This article examines two of the characters’ performances in the show as case studies problematizing masculine hegemony: James Holden (Steven Strait) and Amos Burton (Wes Chatham). The show continually reminds viewers how vulnerable all of the people are, both physically, due to the dangers of vacuum and high-gravity maneuvers through a war zone, and emotionally, via caring about the welfare of others.
Helpful Heroes and Hegemony
The concept of hegemonic masculinity describes the historically situated naturalization of patriarchal power, a system that dominates women and those masculine models that do not fit the currently accepted model through “subordination, complicity [with the hegemonic ideal] and marginalization” (Griffin 379). Nicole Wegner argues that the trope of the helpful hero, the current hegemonic model of military masculinity, obfuscates the use of violence by employing signs of helpfulness (7). This model lives in an “ongoing social construction of masculinity in the military that defines the ‘ideal soldier,’ an archetype that reflects the perceived gendered identity of the nation/state” (Wegner 7). Thus, this masculine ideal is established as hegemonic for a nation. The ideal soldier has varied over time and place, but always takes the role of performing state violence and making it lawful. “Characteristics of strength, toughness, rationality, and aggression have been historically associated with militarized masculinity” (Wegner 8). Thus, thinking of a soldier as a “peacekeeper” is problematic in this regard because it is contradictory. The helpful hero archetype not only obscures the negative aspects of violence; it makes the application of force for power seem good for those it is being used against, and as a hegemonic ideal it defines a “real” man.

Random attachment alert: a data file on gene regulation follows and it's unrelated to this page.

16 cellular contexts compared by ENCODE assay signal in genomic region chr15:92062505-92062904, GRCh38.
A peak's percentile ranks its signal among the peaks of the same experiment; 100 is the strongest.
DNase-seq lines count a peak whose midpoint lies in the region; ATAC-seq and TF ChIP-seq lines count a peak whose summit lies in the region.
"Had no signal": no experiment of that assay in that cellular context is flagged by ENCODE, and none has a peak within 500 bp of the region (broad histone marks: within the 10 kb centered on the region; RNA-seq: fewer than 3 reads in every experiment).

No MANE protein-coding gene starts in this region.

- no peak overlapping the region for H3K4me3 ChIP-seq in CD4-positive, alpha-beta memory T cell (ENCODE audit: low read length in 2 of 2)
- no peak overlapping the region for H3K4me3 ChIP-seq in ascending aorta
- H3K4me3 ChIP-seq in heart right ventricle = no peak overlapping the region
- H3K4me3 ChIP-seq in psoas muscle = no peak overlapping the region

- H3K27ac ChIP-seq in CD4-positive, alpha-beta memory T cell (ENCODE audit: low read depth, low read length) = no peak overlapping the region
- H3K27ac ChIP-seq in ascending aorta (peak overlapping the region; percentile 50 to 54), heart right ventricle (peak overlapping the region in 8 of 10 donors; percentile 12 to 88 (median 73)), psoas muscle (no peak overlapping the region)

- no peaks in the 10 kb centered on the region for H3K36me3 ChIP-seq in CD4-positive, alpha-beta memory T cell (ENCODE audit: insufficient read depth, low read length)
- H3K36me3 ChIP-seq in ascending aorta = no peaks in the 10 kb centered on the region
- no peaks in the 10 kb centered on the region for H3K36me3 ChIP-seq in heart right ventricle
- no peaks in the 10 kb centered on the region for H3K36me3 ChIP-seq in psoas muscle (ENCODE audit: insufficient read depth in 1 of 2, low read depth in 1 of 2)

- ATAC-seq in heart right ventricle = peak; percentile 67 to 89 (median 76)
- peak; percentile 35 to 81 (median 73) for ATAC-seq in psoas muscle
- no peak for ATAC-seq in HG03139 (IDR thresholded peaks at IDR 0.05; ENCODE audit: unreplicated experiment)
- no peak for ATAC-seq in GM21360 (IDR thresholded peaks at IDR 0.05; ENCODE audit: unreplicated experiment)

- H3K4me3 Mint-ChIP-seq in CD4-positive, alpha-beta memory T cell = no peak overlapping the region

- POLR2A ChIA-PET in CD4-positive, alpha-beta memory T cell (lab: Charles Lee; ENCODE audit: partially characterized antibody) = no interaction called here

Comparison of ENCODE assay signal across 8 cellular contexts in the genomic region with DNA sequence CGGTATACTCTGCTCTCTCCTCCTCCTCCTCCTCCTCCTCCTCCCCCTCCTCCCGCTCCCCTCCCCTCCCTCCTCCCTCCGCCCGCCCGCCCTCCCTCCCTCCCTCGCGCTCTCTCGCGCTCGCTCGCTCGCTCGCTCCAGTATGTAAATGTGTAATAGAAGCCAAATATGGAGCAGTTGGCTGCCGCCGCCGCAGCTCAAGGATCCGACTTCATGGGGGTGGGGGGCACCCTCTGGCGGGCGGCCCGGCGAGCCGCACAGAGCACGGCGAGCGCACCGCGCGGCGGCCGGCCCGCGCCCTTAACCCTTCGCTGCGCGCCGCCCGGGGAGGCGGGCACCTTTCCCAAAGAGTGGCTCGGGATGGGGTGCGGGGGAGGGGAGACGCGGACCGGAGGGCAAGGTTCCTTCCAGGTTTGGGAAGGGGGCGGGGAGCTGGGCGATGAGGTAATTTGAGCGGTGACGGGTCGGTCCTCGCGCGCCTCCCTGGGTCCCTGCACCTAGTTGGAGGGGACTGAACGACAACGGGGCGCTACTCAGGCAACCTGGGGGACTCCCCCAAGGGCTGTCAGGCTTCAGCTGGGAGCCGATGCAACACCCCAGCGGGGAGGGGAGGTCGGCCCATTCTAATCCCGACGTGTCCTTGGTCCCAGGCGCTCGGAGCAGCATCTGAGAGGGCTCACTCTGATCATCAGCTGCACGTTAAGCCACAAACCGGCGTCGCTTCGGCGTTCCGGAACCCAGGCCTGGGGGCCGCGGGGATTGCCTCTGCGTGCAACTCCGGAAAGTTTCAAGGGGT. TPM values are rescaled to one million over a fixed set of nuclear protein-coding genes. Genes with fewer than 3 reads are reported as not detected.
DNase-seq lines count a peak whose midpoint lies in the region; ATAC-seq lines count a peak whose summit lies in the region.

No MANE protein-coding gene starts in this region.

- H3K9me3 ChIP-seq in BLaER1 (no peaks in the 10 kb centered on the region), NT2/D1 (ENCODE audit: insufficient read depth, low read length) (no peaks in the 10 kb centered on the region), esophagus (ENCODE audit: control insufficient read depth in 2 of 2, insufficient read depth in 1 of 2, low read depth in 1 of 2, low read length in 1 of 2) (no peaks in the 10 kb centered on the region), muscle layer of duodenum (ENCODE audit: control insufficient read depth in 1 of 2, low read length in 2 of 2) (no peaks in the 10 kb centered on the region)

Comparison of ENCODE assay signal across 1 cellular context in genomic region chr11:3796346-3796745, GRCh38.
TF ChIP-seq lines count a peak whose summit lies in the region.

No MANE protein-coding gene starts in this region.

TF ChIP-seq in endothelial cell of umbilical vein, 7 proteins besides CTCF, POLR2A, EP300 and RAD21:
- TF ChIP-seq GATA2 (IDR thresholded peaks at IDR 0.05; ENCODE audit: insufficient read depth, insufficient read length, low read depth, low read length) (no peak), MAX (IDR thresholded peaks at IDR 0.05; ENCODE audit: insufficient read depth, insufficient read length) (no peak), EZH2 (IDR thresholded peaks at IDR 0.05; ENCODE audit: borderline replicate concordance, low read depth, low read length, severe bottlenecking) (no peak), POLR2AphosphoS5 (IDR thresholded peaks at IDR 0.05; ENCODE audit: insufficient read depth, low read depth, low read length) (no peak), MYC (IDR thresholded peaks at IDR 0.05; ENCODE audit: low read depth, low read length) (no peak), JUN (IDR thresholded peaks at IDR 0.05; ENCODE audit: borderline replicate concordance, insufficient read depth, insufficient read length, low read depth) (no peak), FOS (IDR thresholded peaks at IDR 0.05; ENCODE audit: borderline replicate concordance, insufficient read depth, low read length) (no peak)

Hegemony itself is a complex topic. Raymond Williams observes that it “supposes the existence of something which is truly total, which is not merely secondary or superstructural […] but which is lived at such a depth, which saturates the society to such an extent […] that it corresponds to the reality of social experience” (1428). Hegemonic masculinity, first suggested by R.W. Connell almost 40 year ago, not only posits what a “real man” looks like, but also, crucially, naturalizes patriarchal power (Griffin 379). Challenging hegemony challenges social reality as such, but only within the “communication communities” that circulate the hegemonic discourse, the habitus of a certain milieu, like the military (Griffin 385). This is how hegemonic masculinity varies by class, race, region, and sexuality. It defines a set of structured dispositions available to certain privileged men, and, due to the vicissitudes and contradictions of actual existence, meeting its standards is impossible for most others (Griffin 393).
Since before SF was what we would call “science fiction,” beginning with Lost World novels in the 19th-century as documented by John Rieder in Colonialism and the Emergence of Science Fiction (2008), it has been a masculine melodrama. This melodrama often occurs in a military context, to the point that we now have a sub-genre of “military sf.” As the last century progressed and feminism made strides—especially during the 1970s with its wave of feminist science fiction—more SF work was published by women about women, but also crucially about men.  Even though at first glance it appears to be just a spectacular CGI-infused SF show that celebrates the manhood on display, The Expanse enters the discussion of manhood initiated by feminist authors such as Ursula K. Le Guin and Marge Piercy in the last century and works against the naturalization of patriarchal dominance by making it strange and obvious.